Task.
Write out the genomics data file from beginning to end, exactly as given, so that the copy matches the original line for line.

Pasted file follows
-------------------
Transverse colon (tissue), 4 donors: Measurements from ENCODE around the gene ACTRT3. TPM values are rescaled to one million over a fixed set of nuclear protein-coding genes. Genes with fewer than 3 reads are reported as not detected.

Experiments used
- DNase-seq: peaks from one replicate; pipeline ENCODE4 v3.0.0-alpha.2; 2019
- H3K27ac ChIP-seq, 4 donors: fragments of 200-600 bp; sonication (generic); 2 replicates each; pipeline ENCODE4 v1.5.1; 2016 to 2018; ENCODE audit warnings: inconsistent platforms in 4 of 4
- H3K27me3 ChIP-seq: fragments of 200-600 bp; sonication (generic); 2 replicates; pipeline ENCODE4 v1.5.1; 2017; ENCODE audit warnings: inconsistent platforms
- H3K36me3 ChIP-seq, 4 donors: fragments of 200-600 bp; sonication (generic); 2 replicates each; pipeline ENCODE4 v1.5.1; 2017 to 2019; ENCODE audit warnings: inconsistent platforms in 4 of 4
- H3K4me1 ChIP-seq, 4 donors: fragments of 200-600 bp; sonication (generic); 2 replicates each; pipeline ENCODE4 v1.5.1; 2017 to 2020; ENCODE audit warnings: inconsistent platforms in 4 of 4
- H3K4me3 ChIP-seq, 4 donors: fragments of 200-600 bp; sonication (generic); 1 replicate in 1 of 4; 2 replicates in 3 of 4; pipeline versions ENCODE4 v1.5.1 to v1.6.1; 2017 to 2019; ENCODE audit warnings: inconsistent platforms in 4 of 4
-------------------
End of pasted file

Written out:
Transverse colon (tissue), 4 donors: Measurements from ENCODE around the gene ACTRT3. TPM values are rescaled to one million over a fixed set of nuclear protein-coding genes. Genes with fewer than 3 reads are reported as not detected.

Experiments used
- DNase-seq: peaks from one replicate; pipeline ENCODE4 v3.0.0-alpha.2; 2019
- H3K27ac ChIP-seq, 4 donors: fragments of 200-600 bp; sonication (generic); 2 replicates each; pipeline ENCODE4 v1.5.1; 2016 to 2018; ENCODE audit warnings: inconsistent platforms in 4 of 4
- H3K27me3 ChIP-seq: fragments of 200-600 bp; sonication (generic); 2 replicates; pipeline ENCODE4 v1.5.1; 2017; ENCODE audit warnings: inconsistent platforms
- H3K36me3 ChIP-seq, 4 donors: fragments of 200-600 bp; sonication (generic); 2 replicates each; pipeline ENCODE4 v1.5.1; 2017 to 2019; ENCODE audit warnings: inconsistent platforms in 4 of 4
- H3K4me1 ChIP-seq, 4 donors: fragments of 200-600 bp; sonication (generic); 2 replicates each; pipeline ENCODE4 v1.5.1; 2017 to 2020; ENCODE audit warnings: inconsistent platforms in 4 of 4
- H3K4me3 ChIP-seq, 4 donors: fragments of 200-600 bp; sonication (generic); 1 replicate in 1 of 4; 2 replicates in 3 of 4; pipeline versions ENCODE4 v1.5.1 to v1.6.1; 2017 to 2019; ENCODE audit warnings: inconsistent platforms in 4 of 4